Across his lifetime, Donald Trump has exhibited a trait profile that you would not expect of a U.S. president: sky-high extroversion combined with off-the-chart low agreeableness. According to Barbara Res, who in the early 1980s served as vice president in charge of construction of Trump Tower in Manhattan, the emotional core around which Donald Trump’s personality constellates is anger. “He’s not faking it,” she said. Anger may be the operative emotion behind Trump’s high extroversion as a well as his low agreeableness. Anger can fuel malice, but it can also motivate social dominance, stoking a desire to win the adoration of others. Anger permeates his political rhetoric.

The broad social reputation Trump has garnered as a remarkably disagreeable person is based upon a lifetime of widely observed interactions. People low in agreeableness are described as callous, rude, arrogant, and lacking in empathy. The real psychological wild card is Trump’s agreeableness—or lack thereof. There has probably never been a U.S. president as consistently and overtly disagreeable on the public stage as Donald Trump. His public stage is always the professional wrestling arena, he is always on stage, and he is always playing the Donald.

People are mostly motivated not by the material consequences of our actions but by the inherent enjoyment and meaning that those actions bring us, a phenomenon called intrinsic motivation. Most people but not all people. For Trump, “It’s the hunt that I believe I love.” He is always spoiling for a fight. Remember that one of the signal results of toxic-stress exposure is a hyperactive fight-or-flight mechanism. The Republican candidates for president in 2016 never confronted Trump on his terms and he triumphed in the professional wrestling arena on which the nomination process was staged. The Democratic candidate for president in 2016 never confronted Trump on his terms and he triumphed in the professional wrestling arena on which the debates were staged. The former party of Lincoln rolled over like “a little girl” when he fired Mueller, never to stand up to him the way even high-school student Trump stood up to his baseball coach.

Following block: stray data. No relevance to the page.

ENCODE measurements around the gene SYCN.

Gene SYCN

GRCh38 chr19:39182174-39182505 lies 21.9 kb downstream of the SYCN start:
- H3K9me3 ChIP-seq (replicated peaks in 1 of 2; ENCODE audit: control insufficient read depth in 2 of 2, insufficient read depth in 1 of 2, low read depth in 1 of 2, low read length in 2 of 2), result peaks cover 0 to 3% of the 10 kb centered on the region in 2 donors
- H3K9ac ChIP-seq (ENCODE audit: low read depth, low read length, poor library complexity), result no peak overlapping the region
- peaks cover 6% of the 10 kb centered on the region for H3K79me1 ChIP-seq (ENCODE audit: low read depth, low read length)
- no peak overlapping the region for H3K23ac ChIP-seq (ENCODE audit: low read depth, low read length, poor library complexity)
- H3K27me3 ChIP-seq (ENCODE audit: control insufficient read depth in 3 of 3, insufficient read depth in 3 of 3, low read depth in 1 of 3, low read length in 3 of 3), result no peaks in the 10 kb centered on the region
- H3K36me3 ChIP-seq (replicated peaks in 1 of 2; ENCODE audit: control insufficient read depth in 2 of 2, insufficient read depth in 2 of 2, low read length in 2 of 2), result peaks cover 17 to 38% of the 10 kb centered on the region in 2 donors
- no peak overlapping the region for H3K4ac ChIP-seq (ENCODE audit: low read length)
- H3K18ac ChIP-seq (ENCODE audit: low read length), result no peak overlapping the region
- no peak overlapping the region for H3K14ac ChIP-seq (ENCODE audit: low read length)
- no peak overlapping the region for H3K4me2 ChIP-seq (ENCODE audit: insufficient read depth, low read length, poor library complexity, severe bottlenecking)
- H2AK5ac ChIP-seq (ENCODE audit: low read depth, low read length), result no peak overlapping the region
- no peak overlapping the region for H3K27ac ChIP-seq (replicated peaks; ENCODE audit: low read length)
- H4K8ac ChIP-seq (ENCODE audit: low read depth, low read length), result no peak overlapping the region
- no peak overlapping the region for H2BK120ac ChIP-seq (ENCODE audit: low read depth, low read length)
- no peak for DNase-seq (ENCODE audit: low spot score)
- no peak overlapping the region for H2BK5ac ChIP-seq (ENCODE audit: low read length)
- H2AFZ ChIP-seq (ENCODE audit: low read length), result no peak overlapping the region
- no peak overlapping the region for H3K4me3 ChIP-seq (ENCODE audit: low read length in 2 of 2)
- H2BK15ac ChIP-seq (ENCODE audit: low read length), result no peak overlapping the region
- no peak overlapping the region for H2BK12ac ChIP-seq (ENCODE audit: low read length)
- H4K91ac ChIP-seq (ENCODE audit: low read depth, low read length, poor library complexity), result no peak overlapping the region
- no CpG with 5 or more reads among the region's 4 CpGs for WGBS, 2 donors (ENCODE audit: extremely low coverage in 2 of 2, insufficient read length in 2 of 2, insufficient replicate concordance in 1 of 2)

So who really is Donald Trump? What is behind the actor’s mask? I can discern little more than narcissistic motivations and a complementary personal narrative about winning at any cost. It is always Donald Trump playing Donald Trump, fighting to win, but never knowing why with the Republican Party, the United States, and the world paying the price.

2 thoughts on “The Cognitive State of the President

  1. Very interestingly done.
    One fortuitous quibble:
    Mueller hasn’t been fired (yet, at least). It was Comey that the “party of Lincoln” allowed to be shitcanned, without a collective peep.